I really worked at it. I mean really.

Every time I had to write or rewrite a scene in his POV, I did everything I could to get into his head.

And when I went back and read through the story as a whole, he was STILL not working well enough.

(And yet by this point he was in the story too deep to completely cut or change either).

I took a long break from the manuscript and picked it up again.

As I went through it, I mentally threw out all of the background information, character profile, files, sheets, or whatever I had on him.

(This is not to be confused with writing him from scratch--mind you, this was still a pretty solid draft.)

And every time I got to one of his scenes, I just started messing around and going through them all intuitively, without trying so hard to make this character work (work dang it! I outlined you so well and spent countless hours, weeks, months, even spent years on you!)

It took a little bit to get myself to loosen up after I'd been trying so hard for so long--every time I got to his scenes, I wrote a note to myself at the top, "playing around version."

But the effects were immediate.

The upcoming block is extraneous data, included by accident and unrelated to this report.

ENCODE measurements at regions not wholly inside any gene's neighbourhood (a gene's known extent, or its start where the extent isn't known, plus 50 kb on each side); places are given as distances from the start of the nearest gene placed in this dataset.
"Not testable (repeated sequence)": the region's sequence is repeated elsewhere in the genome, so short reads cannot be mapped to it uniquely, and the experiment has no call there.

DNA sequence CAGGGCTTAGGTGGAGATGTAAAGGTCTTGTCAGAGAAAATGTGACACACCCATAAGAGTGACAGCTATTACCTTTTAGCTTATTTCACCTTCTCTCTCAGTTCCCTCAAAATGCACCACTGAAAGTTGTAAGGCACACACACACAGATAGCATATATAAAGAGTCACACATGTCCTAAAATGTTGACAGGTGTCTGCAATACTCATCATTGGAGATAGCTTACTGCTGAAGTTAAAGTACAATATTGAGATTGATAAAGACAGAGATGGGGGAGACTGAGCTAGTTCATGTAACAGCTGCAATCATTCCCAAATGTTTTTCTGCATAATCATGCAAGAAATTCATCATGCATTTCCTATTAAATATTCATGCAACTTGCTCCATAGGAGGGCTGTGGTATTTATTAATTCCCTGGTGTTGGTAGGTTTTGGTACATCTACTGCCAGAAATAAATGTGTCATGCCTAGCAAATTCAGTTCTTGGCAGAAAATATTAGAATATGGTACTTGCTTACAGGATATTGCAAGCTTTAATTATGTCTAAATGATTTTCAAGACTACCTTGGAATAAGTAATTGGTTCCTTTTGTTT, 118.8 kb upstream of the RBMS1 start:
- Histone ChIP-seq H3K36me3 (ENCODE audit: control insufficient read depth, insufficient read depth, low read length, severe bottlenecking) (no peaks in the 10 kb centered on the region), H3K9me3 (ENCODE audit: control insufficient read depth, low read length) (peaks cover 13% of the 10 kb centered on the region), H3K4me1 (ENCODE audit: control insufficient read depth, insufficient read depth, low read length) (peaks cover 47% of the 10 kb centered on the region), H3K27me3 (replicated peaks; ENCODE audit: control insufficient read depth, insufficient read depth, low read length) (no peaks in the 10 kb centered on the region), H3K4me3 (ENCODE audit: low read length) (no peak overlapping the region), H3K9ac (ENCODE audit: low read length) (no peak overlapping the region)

Suddenly this character, who was the toughest character I'd ever written, was working.

I promised myself through the whole edit that when I got to his scenes, I'd let intuition be my guide when it came to tweaking and mending his characterization.

And it totally worked.

What's weird is that it ended up not actually being THAT much work (much less than all the work I put in trying to consciously fix him). The plot was still almost the same. But the tweaks had a huge impact on him.

Even today, months after I finished that draft, I can't consciously tell you why the intuitive choices I made worked so much better than all the million other ways I tried to fix the problem.

As someone who likes to outline and dissect and gain control, this is something that haunts me a little bit.